Flying into the epicenter of the Ebola epidemic is actually anti-climactic.
We landed on Friday night. And by Saturday morning, we realized that people around Monrovia, Liberia, are generally going about their business as usual — they're just washing their hands a lot more and trying not to touch each other.
The city of a million people is now reporting about 30 Ebola cases each day. On the surface, you really wouldn't know there was an epidemic of the world's scariest disease going on, except that every now and then an Ebola ambulance zooms past with its sirens on.
Something that did strike me was who was on the flight from Brussels to Monrovia. It literally was a "plane full of good Samaritans." Almost everyone on board was going to help with the epidemic.
There were dozens of U.S. military personnel, a bunch of medical teams from NGOs and a few guys wearing hats that had "public health" written on them.
The two men sitting next to me were U.S. Army engineers coming to build an Ebola treatment unit in Liberia. One of the guys said he was happy to finally be using his engineering skills to build something instead of just searching for bombs in Iraq and Afghanistan. The other guy agreed, but then said he was a bit concerned about the "invisible enemy."
The three women sitting behind me on the plane were health workers coming to volunteer for Doctors Without Borders. They had taken time off from their jobs for the trip and had just spent four days learning to treat Ebola patients at a mock Ebola treatment center in Brussels.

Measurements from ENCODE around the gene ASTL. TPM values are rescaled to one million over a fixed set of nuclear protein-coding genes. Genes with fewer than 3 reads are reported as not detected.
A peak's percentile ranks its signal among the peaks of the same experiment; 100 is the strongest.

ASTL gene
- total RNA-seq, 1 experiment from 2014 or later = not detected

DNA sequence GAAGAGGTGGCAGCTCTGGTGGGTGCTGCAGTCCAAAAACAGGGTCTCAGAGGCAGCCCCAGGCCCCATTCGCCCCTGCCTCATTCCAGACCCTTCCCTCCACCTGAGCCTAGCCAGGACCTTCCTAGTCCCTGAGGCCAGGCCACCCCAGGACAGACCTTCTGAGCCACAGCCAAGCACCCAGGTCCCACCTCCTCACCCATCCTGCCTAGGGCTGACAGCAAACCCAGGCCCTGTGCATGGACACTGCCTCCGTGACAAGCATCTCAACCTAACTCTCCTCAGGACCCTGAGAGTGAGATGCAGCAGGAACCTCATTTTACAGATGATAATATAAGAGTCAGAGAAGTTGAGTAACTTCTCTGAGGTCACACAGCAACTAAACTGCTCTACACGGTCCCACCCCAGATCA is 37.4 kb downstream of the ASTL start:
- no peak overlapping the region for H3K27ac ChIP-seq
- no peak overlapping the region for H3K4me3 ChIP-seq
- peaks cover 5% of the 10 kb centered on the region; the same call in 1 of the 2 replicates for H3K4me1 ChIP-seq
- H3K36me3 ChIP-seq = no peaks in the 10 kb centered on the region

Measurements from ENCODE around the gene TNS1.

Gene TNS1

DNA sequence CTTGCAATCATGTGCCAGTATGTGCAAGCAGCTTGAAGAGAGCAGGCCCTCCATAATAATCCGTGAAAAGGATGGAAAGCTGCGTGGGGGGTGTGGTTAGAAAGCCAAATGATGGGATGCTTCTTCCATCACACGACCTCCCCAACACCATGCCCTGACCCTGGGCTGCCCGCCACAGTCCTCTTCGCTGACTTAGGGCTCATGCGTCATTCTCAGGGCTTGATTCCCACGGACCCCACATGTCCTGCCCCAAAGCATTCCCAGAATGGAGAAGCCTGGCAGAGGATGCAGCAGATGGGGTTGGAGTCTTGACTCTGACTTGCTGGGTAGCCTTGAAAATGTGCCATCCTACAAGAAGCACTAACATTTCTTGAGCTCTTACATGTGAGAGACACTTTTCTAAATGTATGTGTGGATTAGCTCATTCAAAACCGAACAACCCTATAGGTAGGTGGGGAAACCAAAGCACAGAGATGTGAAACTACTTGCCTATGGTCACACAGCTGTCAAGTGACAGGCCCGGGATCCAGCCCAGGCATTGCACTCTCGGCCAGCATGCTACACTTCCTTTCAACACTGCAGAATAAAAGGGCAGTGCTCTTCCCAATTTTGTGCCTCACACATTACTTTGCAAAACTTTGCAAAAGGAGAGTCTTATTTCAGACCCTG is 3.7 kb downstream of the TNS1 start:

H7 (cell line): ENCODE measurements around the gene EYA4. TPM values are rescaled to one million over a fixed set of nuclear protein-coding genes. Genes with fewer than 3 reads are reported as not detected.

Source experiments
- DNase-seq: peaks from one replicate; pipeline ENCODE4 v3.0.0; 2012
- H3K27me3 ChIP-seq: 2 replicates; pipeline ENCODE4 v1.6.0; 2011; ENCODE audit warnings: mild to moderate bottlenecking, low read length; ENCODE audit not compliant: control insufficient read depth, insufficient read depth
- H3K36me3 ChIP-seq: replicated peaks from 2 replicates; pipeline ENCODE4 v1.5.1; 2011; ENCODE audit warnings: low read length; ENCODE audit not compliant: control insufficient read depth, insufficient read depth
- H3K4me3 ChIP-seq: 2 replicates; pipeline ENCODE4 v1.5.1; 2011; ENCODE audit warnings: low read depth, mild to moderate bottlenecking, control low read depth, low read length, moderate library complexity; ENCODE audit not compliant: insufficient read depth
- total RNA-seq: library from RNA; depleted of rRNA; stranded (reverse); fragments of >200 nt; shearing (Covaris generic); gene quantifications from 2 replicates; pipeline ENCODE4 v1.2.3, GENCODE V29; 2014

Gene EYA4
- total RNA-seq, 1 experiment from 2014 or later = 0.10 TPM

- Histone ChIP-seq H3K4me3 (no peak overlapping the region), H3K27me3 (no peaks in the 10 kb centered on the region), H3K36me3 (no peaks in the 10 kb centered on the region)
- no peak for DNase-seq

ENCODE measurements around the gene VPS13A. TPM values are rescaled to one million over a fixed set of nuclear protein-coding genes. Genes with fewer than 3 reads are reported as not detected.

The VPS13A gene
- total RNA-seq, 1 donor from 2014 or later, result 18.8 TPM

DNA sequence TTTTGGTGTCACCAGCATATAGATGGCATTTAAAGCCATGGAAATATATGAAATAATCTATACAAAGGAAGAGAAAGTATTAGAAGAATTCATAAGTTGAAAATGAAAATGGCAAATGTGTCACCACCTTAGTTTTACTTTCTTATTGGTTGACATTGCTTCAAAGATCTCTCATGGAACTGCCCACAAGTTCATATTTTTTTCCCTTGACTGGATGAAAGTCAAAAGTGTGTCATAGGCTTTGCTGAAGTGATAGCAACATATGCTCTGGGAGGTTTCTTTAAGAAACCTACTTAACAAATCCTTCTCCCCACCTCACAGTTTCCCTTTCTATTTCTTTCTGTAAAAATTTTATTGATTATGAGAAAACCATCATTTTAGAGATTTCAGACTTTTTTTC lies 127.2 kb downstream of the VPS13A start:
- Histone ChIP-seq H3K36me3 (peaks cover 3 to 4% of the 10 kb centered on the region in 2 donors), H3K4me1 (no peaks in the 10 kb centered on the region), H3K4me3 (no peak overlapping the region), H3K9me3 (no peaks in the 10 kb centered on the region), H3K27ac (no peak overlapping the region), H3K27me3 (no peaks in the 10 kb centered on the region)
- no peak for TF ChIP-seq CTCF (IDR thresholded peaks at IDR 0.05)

The best thing they learned? How to take the "space suit" off. You have to put your chin on your chest and pull the suit over the back of your head, one of the doctors from Los Angeles told me. Then the suit never touches your face. Ah! I finally get it.
There was one exception to all these "good Samaritans" on the plane. One guy was a businessman from China. He wasn't concerned at all by Ebola. "Business goes on," he said.
With the third Ebola case reported in the U.S. last week, we've been hearing so much about shutting down commercial flights to and from West Africa. Sitting on the plane to Monrovia, I was struck by how essential these flights are to stopping the epidemic and getting help to millions of people.
There are only a handful of commercial flights still flying to Monrovia. Without them, how would these aid workers arrive? Liberia isn't an easy place to reach anyway; it takes more than 24 hours of traveling from Washington, D.C. Shutting down the last few flights still available would make it nearly impossible.